As rumored last week, the FTC filed a complaint on Monday to block the proposed merger of DraftKings and FanDuel based on the FTC’s view that the combined entity would control over 90% of America’s DFS market. The FTC has authorized staff to seek a temporary restraining order and preliminary injunction to forestall the merger ahead of an administrative trial scheduled for November 21.
Tad Lipsky, acting director of the FTC’s Bureau of Competition, said in a statement that the merger “would deprive customers of the substantial benefits of direct competition” between the two DFS giants. Lipsky said the FTC’s filing demonstrated the regulator’s commitment to “the preservation of competitive markets.”
The DFS operators had argued that their dominance of the DFS market had to be seen in context with the overall fantasy market, which includes season-long contests. But the FTC believes DFS players “are unlikely to view season-long contests as a meaningful substitute” for real-money DFS.
The FTC’s complaint further alleges that the entry of other DFS operators into the US market “is not likely to provide timely or sufficient competition to offset the anticompetitive effects of the merger.” The FTC also rubbished the arguments that the “purported efficiencies” of a merged DraftKings-FanDuel would offset the likely competitive harm.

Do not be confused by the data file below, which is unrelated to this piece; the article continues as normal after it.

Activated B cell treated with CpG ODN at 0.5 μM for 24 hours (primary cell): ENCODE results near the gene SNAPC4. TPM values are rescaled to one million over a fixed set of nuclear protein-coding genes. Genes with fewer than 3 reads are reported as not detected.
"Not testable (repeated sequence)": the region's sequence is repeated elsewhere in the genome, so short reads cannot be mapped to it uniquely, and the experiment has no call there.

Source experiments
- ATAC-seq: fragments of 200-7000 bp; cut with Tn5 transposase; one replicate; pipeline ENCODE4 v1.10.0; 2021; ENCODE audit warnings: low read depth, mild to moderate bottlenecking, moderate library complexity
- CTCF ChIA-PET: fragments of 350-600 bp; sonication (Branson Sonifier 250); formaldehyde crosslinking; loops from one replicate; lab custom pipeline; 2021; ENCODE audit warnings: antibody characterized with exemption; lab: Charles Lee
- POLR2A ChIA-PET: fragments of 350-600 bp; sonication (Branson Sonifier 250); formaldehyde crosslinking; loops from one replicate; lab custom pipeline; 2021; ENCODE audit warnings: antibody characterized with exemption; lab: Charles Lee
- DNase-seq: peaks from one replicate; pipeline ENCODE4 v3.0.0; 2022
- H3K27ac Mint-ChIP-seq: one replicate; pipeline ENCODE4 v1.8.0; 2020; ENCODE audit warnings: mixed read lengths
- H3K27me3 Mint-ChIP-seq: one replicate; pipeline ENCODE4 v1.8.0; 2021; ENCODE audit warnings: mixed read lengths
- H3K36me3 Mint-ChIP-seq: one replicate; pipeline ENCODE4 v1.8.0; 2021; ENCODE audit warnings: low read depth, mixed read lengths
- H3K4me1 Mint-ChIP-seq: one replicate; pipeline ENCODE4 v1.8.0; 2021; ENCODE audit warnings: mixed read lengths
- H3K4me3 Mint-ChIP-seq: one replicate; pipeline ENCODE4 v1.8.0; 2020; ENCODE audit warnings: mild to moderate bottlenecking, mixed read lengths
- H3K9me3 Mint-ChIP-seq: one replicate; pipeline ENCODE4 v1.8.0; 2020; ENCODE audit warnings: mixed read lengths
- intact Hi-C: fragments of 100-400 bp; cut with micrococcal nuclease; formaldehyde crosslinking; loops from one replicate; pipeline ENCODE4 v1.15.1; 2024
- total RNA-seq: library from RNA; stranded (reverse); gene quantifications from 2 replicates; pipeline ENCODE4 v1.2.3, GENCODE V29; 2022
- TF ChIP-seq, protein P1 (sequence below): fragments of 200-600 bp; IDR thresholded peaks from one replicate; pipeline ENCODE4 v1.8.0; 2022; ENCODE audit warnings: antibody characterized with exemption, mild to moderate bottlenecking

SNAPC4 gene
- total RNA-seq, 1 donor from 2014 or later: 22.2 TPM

The FTC’s complaint was joined by the Attorneys General of California and the District of Columbia. Neither state attorney’s office has publicly commented on its rationale for piggybacking on the FTC action but given the importance of California to both DFS operators’ bottom lines, its involvement can’t be a comforting sign.
Jason Robins and Nigel Eccles, CEOs of DraftKings and FanDuel, respectively, issued a joint statement expressing their disappointment with the FTC action and claiming to be “considering all our options at this time,” which reportedly includes the likelihood of asking federal courts for an injunction to block the FTC’s injunction.
The hiccup likely means DraftKings and FanDuel will continue to operate as separate companies at least through the upcoming NFL season. Neither company is believed to be profitable, thanks in part to costly marketing wars that bled both companies white while only marginally enlarging the DFS player pool.
The merger was widely perceived as the most probable path to profitability for either company, and the companies will now likely have to engage in yet more funding rounds to ensure there’s enough cash to keep the lights on while they await some final resolution of their competition concerns.